|The Design of Design: Essays from a Computer Scientist / Frederick P. Brooks, Jr.|
|Reviewed by Tal Cohen||Friday, 25 June 2010|
In his new book, The Design of Design, Brooks attempts to describe “what do we really know about the design process”, and, more importantly, “what leads to effective, elegant designs”. Breaking away from the world of software, the book is explicitly aimed “for designers in every discipline”. “Brooks”, says the blurb on the back cover, “pinpoints constants inherent in all design projects and uncovers processes and patterns likely to lead to excellence”.
After all the preliminaries and introductions, Chapter 2 comes as a shock: under the title “The Rational Model”, Brooks is basically describing what software engineers call “the waterfall model” — also known as the “have a detailed design before you start coding” approach. The chapter ends with a short and optimistic “What’s Right with This Model?” section, and... that’s it. The horror! Isn’t Brooks the one who told us to “plan to throw one away” (chapter 11 in The Mythical Man-Month [TMMM]), perhaps the granddaddy of agile-development advice? Why the sudden change of heart?
Relief comes with Chapter 3, “What’s Wrong with This Model”, which outlines, in painstaking detail, why top-down, waterfall-style design is simply inappropriate for software design. So, good; Brooks is definitely being realistic. In most cases, software cannot, and should not, be designed like that — although Brooks laments that many software engineers still seem to stick with that approach.
But there’s another conflict here. Is the book really “for designers in every discipline”, or is it really about software design, despite the author’s intentions? After all, the rational model is very reasonable for non-software projects, where “throwing one away”, or even just dynamically changing the design, can be a prohibitively pricey practice. Try as he might, Brooks seems unable to break away from his focus on software design, throughout the entire book. Yes, there are many examples and discussions about other kinds of design, based mostly on the author’s personal home and book design projects; and a few anecdotes from other design projects are also included. But all in all, one cannot avoid the feeling that this is a book by a computing professional, for computing professionals. A telltale sign is Chapter 28, “Recommended Reading”: out of fifteen recommended items, just three or four are not about computing. Most items will be of little or no interest to anybody outside the field of software engineering (how many architects will find interest in reading Computer Architecture: A Quantitative Approach, the classic textbook on hardware design?). The bibliography is not as narrowly focused, but still has a heavy software-engineering bias to it. This is a book about computer system engineering, after all.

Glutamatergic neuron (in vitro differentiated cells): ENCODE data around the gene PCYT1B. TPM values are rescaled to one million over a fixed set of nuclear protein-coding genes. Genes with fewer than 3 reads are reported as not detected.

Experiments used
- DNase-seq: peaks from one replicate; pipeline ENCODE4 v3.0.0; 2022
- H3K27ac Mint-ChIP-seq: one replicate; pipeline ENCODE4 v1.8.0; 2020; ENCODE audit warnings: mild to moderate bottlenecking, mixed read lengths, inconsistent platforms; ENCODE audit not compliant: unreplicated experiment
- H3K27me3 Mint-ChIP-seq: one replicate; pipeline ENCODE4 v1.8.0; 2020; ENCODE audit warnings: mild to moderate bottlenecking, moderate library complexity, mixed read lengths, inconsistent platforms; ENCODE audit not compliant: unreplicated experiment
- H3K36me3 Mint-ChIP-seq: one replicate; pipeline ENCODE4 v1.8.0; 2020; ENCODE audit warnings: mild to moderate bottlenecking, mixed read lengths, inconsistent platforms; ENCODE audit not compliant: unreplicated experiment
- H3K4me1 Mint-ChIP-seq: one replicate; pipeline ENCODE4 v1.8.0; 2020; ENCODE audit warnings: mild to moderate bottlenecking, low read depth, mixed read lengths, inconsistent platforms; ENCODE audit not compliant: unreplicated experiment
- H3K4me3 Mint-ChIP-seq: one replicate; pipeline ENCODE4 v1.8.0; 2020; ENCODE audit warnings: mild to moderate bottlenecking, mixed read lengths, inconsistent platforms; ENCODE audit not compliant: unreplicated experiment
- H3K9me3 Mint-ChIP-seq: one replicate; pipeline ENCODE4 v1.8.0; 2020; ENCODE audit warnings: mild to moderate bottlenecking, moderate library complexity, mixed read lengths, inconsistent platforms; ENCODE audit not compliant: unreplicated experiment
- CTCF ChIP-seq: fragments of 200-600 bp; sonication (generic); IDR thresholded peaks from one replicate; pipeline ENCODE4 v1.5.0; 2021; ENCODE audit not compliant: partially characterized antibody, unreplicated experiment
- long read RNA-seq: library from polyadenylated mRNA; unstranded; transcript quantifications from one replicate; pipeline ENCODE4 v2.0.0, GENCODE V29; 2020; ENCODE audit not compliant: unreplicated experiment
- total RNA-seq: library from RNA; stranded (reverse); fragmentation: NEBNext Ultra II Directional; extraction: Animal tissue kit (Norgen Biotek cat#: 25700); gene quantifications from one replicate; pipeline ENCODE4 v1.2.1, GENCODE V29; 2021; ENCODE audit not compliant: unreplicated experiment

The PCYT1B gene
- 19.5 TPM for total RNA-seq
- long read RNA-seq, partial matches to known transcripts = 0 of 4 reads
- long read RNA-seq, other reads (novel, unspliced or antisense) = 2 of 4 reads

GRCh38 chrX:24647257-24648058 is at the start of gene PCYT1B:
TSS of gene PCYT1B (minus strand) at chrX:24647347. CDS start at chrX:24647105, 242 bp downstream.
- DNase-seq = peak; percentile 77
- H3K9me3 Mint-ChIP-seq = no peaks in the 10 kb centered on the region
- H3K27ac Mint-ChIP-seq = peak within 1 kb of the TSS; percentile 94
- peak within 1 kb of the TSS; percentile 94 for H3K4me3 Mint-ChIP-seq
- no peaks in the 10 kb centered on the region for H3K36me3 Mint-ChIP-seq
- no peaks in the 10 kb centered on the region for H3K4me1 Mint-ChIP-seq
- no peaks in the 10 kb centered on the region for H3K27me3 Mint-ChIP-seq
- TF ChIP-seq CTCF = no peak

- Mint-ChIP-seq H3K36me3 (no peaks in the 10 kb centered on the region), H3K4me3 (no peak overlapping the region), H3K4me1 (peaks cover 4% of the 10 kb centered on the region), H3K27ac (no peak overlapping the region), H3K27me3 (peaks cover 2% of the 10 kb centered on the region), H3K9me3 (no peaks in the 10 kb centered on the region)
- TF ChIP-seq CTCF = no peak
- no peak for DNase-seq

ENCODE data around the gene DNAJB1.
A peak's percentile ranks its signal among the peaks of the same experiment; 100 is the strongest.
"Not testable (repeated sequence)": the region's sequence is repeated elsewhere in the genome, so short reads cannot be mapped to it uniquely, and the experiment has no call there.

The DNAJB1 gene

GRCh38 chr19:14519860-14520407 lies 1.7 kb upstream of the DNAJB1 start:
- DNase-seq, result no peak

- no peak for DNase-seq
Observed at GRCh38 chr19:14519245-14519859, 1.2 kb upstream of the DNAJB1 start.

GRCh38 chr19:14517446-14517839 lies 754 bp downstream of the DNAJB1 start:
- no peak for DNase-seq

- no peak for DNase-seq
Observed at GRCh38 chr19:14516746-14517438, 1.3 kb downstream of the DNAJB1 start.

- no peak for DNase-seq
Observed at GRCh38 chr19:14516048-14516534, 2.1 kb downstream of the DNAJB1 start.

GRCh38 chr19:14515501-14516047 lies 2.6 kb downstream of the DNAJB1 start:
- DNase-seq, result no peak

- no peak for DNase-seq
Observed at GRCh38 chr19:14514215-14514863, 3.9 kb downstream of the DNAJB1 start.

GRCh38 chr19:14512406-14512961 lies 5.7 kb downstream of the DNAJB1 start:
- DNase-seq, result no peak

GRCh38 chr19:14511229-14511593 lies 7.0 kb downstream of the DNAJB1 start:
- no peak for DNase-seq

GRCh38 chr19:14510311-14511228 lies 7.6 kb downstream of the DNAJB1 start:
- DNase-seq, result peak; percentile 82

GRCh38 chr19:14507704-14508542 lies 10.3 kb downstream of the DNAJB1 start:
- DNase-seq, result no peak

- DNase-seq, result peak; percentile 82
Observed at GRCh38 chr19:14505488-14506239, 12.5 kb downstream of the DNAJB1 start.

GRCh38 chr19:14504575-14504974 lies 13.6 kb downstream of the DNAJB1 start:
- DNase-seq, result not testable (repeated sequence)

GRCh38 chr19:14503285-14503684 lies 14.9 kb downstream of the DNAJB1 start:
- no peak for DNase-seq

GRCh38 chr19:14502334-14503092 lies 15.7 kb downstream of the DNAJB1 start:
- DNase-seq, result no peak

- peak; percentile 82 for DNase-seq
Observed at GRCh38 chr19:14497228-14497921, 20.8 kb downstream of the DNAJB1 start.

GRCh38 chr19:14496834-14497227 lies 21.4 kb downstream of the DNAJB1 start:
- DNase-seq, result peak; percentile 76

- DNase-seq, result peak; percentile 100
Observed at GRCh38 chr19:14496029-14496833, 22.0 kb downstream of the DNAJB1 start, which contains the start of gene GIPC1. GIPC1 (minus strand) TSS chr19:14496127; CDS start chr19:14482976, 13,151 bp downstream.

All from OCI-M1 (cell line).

Having cleared that out of the way, how useful, interesting, or insightful is the book for software/hardware engineers? After all, none of us would be surprised by the inappropriateness of the waterfall model, which is considered broken for many a decade now. Is the rest of the book any better?
This is not an easy question to answer. The book is a very enjoyable read, and its anecdotes and examples are often exquisite. My personal field of interest, for example, is programming language design, so the discussion of “The Worst Computer Language Ever” (which forms the bulk of Chapter 14), was an interesting one, albeit too short. The language discussed is JCL, originally developed under Brooks’ own supervision as part of OS/360.
But wait: OS/360 was developed in the early 1960s; it was the cornerstone for Brooks’s experience, as detailed in TMMM in 1975. The JCL standard was published in 1965. Surely, there are newer examples? Newer, more relevant lessons to be learned?
This is clearly the book’s weakest point. Newer technologies, methodologies, and design experiences are often mentioned — from the Macintosh desktop metaphor to Visual Basic (none really new, mind you) — but none is analyzed in detail, only mentioned in a passing. The deep case-studies (Chapters 21 through 27) include a house design example, house wing addition, kitchen remodeling, System/360 architecture, OS/360, book design (for a book about computer architecture), and one for the organization of a joint computing research center. Anything missing? Right, modern (as in, “from the past two or three decades”) examples in software design. I mean, each case study lists the “bold decisions” included in the design at hand, and we find there such gems as “base the architecture on an 8-bit byte” (for hardware architecture), and “incorporate multitasking” as well as “do not require [a human] operator” (for OS design). Bold, yes, but a bit rusty.
Brooks attempts to highlight the core design concepts that outlive the specific system, and that are shared by all (software) design processes; these core concepts make his choice examples, old though they are, more relevant to modern practitioners. Much (though not all) of the lessons learned — which Brooks enumerates for each case study — are still valid, and so as a whole, the reading is educational and (at times) enlightening. But I still firmly believe that considering more recent designs, as well as more recent concepts in the world of design (e.g., design patterns), would have made the book far better. In other words, sticking to the olden days was simply a bad design decision.